Now, I think it might be their best yet despite its mixed reviews. Time will tell. After the first two albums, fame took its toll and Hannah Reid felt she had fallen foul of pervasive misogyny, in both overt and subtle forms. ‘... boys … could walk into a room and just be taken seriously as musicians straight away‘ (NME interview). She also suffers from fibromyalgia.
‘Californian Soil‘ maintains the same sense of space and quasi-laziness that we hear in the other albums, but it feels tighter and more expressive. Hannah seems defiant and more self assured. For example, ‘Lord It’s A Feeling‘ directly addresses emotional manipulation.
‘I saw the way you made her feel
Like she should be somebody else
I saw the way she tried to hold you
When your heart was just a shell
I saw the words she wrote that broke my heart
It was a living hell
I saw the way you laughed behind her back
When you fucked somebody else’.
An excellent album, and it will be fascinating to see what the band does next.
1. Joan as Policewoman, Tony Allen & Dave Okumu. The Solution Is Restless.
I think that this album might surprise people who read all of those mainstream top ten lists, as it hardly appears, never mind as number one of 2021.
The Solution Is Restless is a brilliant collaboration between Joan Wasser (aka Joan as Police Woman), Tony Allen and Dave Okumu. It also features contributions from Damon Albarn. To quote Joan in a recent NME interview:
‘Damon Albarn introduced me to Afrobeat legend, Tony Allen, at the Africa Express event ‘The Circus’ in London in 2019. Tony and I played Nina Simone’s ‘I Wish I Knew How It Would Feel To Be Free’ and made a pact to record together in the future. In November of that year, our pact was realized. My old friend and fierce musician Dave Okumu joined Tony and me in a Parisian studio, where we improvised, untethered by form or tempo. I left with the tapes without knowing exactly how I’d use them.
In April  I lost a beloved mentor, Hal Willner. … Grieving Hal’s death, I began creating songs from the Parisian improvisations, only to learn of Tony’s passing while in the studio. As my world became undone, I focused on creating the new album from the Paris collaboration’.
Tony Allen (1940-2020) was a Nigerian drummer, composer, and songwriter who lived and worked in Paris. He was the drummer and musical director of Fela Kuti’s band Africa ’70 (1968 to 1979), and was one of the co-founders of Afrobeat music. Brian Eno described Tony as ‘perhaps the greatest drummer who has ever lived‘.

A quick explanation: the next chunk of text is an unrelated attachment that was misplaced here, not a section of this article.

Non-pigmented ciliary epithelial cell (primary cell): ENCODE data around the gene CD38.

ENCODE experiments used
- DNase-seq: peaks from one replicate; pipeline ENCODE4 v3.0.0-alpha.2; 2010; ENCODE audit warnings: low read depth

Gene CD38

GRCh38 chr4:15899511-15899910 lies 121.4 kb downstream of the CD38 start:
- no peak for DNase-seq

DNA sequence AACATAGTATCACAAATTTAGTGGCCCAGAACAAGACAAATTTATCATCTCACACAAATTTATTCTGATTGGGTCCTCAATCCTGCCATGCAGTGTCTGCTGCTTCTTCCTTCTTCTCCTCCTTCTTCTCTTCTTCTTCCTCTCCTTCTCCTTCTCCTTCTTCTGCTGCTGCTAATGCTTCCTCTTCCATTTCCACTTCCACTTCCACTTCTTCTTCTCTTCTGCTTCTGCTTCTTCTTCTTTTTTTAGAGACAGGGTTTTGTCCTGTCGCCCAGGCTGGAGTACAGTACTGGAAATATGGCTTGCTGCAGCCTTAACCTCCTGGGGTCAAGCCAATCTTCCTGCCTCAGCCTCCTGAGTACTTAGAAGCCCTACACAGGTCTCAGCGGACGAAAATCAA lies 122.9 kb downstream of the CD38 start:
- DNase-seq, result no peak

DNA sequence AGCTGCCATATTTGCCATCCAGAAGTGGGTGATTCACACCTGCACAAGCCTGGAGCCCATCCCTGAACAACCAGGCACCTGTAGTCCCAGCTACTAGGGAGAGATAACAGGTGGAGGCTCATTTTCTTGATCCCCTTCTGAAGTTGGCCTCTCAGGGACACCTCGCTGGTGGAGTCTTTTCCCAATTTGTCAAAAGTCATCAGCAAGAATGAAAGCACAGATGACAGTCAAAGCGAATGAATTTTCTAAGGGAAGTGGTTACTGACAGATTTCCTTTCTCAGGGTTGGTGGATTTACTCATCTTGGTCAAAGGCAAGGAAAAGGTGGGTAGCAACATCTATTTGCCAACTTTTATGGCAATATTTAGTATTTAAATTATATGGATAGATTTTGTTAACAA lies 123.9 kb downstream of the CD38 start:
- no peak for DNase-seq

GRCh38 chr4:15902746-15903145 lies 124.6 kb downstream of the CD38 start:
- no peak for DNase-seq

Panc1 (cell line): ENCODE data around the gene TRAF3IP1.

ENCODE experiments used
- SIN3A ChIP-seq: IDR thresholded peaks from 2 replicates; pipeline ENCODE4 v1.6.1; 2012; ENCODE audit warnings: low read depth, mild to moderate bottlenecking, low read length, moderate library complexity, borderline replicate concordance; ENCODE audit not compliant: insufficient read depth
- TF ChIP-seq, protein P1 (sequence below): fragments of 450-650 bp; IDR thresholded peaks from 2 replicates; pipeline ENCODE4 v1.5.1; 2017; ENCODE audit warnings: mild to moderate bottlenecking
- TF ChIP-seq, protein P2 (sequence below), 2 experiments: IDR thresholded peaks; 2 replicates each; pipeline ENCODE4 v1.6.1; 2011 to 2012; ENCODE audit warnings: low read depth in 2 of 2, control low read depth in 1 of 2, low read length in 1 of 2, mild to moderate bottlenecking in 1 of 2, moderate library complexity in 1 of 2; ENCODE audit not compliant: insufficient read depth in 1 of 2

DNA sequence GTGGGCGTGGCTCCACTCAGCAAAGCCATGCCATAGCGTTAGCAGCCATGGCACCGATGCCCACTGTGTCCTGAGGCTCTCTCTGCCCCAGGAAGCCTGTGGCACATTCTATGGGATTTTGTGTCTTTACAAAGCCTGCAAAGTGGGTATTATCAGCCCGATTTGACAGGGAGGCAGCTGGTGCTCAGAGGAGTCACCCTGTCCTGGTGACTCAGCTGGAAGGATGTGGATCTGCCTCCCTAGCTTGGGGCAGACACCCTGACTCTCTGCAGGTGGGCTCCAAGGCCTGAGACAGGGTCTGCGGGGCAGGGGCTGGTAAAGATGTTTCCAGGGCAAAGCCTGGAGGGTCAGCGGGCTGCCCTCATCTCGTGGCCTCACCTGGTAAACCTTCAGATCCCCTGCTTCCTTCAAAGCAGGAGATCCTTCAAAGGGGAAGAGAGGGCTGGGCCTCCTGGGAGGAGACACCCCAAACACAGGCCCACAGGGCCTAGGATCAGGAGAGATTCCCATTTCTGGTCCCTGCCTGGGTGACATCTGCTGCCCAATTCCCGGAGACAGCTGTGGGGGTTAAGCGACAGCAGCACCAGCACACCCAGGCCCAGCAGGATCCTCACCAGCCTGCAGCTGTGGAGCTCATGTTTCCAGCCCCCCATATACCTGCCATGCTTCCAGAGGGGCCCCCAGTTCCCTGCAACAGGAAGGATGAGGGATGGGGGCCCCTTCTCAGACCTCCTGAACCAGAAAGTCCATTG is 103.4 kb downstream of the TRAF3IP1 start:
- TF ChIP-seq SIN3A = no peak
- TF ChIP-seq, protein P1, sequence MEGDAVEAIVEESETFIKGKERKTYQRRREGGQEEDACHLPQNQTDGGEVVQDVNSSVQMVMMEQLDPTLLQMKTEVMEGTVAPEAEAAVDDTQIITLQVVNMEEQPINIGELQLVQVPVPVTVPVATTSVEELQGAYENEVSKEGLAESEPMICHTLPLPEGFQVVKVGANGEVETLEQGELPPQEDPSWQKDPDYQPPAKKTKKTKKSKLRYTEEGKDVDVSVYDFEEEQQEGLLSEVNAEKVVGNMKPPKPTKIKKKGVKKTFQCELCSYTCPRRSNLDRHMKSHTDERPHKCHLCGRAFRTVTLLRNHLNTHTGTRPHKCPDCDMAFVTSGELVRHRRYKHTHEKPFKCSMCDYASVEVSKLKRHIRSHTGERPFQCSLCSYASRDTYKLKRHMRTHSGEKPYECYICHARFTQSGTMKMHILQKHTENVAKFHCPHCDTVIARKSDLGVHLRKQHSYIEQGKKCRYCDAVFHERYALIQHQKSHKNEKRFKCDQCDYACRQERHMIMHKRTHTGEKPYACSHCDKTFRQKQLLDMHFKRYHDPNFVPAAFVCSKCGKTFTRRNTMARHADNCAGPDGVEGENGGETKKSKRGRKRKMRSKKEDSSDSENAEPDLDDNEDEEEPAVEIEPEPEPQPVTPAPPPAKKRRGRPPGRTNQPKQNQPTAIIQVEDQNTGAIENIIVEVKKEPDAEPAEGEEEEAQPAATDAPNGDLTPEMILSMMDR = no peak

Dave Okumu, Austrian, is a singer, songwriter, producer and guitarist, perhaps best known for fronting the band The Invisible. Their debut album, 2009, was nominated for a Mercury Prize.
The Barbarian is the opening track of The Solution Is Restless, over eleven minutes long, and it hits you with jazz-funk, piano and strings driven by Tony’s drums. It sets the tone of the album, as there are no three-minute pop ditties to be heard. Every song is superbly crafted, and whilst the sequence is coherent, the music twists and turns, coming up with something new as each track unfolds. And if you think that you can’t link quantum maths and sensuality, then try Geometry Of You. Pure ear-worm funk. When it was pre-released, Joan said:
‘Geometry Of You is a song about the intersection of math and sensuality. It’s what Tony Allen did every time he sat down to play. It’s about the quantum aspects of life – there is no one way of doing anything – paradox is everywhere. Finding the flexibility in life is the way I most connect with joy’.
The album is not without its pandemic messages, though. Take Me To Your Leader is inspired by New Zealand Prime Minister Jacinda Ardern, in which America asks her for advice on running the country.
It is easy to hear that everyone had fun, both in the original improv sessions, and the sound of the final music. Joan provides vocals, strings, piano, 12 string acoustic guitar, Wurlitzer, synths, bass, percussion, production and all lyrical content on the ten tracks. I have always enjoyed her music, and her sheer professional excellence, but this album is quite special in so many ways.
The Solution Is Restless is very much a one-off, and a joy to listen to.
Here is my Top 20
And here is Mick’s Top 20 Apple Music Playlist
This is a pretty interesting 2021 list from Esquire, 5 album overlap with mine … https://www.esquire.com/entertainment/music/g35340475/best-albums-2021/
Pitchfork’s list – also 5 album overlap in the top 20 … https://pitchfork.com/features/lists-and-guides/best-albums-2021/
8 album overlap so far with the Guardian’s Top Fifty … https://www.theguardian.com/music/2021/nov/30/the-50-best-albums-of-2021
And if you want something a bit more ‘data-based’, try Metacritic. 10 of my choices feature here though the top 100 – but not ‘The Solution Is Restless‘ at all … https://www.metacritic.com/browse/albums/score/metascore/year/filtered